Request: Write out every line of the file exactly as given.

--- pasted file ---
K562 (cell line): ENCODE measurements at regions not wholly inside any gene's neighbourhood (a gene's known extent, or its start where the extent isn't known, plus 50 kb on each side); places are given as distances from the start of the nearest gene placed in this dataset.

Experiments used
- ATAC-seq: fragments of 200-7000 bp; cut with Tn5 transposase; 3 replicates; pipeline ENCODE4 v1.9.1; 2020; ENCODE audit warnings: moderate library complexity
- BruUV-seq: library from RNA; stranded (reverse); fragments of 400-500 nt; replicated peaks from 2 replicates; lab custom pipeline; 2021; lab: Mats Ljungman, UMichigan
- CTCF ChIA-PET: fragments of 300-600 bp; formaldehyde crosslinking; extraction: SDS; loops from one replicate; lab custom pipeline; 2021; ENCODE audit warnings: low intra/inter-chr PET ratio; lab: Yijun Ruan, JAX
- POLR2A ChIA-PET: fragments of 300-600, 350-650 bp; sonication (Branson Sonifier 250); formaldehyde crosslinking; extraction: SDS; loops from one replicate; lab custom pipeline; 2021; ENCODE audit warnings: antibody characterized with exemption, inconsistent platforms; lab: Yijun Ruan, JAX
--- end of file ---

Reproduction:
K562 (cell line): ENCODE measurements at regions not wholly inside any gene's neighbourhood (a gene's known extent, or its start where the extent isn't known, plus 50 kb on each side); places are given as distances from the start of the nearest gene placed in this dataset.

Experiments used
- ATAC-seq: fragments of 200-7000 bp; cut with Tn5 transposase; 3 replicates; pipeline ENCODE4 v1.9.1; 2020; ENCODE audit warnings: moderate library complexity
- BruUV-seq: library from RNA; stranded (reverse); fragments of 400-500 nt; replicated peaks from 2 replicates; lab custom pipeline; 2021; lab: Mats Ljungman, UMichigan
- CTCF ChIA-PET: fragments of 300-600 bp; formaldehyde crosslinking; extraction: SDS; loops from one replicate; lab custom pipeline; 2021; ENCODE audit warnings: low intra/inter-chr PET ratio; lab: Yijun Ruan, JAX
- POLR2A ChIA-PET: fragments of 300-600, 350-650 bp; sonication (Branson Sonifier 250); formaldehyde crosslinking; extraction: SDS; loops from one replicate; lab custom pipeline; 2021; ENCODE audit warnings: antibody characterized with exemption, inconsistent platforms; lab: Yijun Ruan, JAX